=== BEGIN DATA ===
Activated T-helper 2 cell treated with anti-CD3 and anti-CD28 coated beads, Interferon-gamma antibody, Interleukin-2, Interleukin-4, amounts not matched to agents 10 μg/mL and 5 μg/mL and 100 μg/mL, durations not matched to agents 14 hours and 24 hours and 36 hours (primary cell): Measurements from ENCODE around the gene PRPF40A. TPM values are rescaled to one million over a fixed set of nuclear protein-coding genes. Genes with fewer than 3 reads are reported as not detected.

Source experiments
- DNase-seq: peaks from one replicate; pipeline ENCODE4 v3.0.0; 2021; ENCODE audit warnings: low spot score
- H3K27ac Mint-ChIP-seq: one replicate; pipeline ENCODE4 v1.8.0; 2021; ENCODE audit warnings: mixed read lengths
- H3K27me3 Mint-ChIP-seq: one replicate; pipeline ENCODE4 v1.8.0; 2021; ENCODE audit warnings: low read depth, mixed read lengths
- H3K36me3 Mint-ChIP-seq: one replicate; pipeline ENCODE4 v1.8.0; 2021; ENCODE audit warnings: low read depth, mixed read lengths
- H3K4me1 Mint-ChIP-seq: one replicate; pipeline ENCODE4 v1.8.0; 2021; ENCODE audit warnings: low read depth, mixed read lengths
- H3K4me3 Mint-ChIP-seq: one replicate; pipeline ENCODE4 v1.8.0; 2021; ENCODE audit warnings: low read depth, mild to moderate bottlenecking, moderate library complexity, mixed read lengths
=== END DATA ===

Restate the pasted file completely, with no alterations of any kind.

Activated T-helper 2 cell treated with anti-CD3 and anti-CD28 coated beads, Interferon-gamma antibody, Interleukin-2, Interleukin-4, amounts not matched to agents 10 μg/mL and 5 μg/mL and 100 μg/mL, durations not matched to agents 14 hours and 24 hours and 36 hours (primary cell): Measurements from ENCODE around the gene PRPF40A. TPM values are rescaled to one million over a fixed set of nuclear protein-coding genes. Genes with fewer than 3 reads are reported as not detected.

Source experiments
- DNase-seq: peaks from one replicate; pipeline ENCODE4 v3.0.0; 2021; ENCODE audit warnings: low spot score
- H3K27ac Mint-ChIP-seq: one replicate; pipeline ENCODE4 v1.8.0; 2021; ENCODE audit warnings: mixed read lengths
- H3K27me3 Mint-ChIP-seq: one replicate; pipeline ENCODE4 v1.8.0; 2021; ENCODE audit warnings: low read depth, mixed read lengths
- H3K36me3 Mint-ChIP-seq: one replicate; pipeline ENCODE4 v1.8.0; 2021; ENCODE audit warnings: low read depth, mixed read lengths
- H3K4me1 Mint-ChIP-seq: one replicate; pipeline ENCODE4 v1.8.0; 2021; ENCODE audit warnings: low read depth, mixed read lengths
- H3K4me3 Mint-ChIP-seq: one replicate; pipeline ENCODE4 v1.8.0; 2021; ENCODE audit warnings: low read depth, mild to moderate bottlenecking, moderate library complexity, mixed read lengths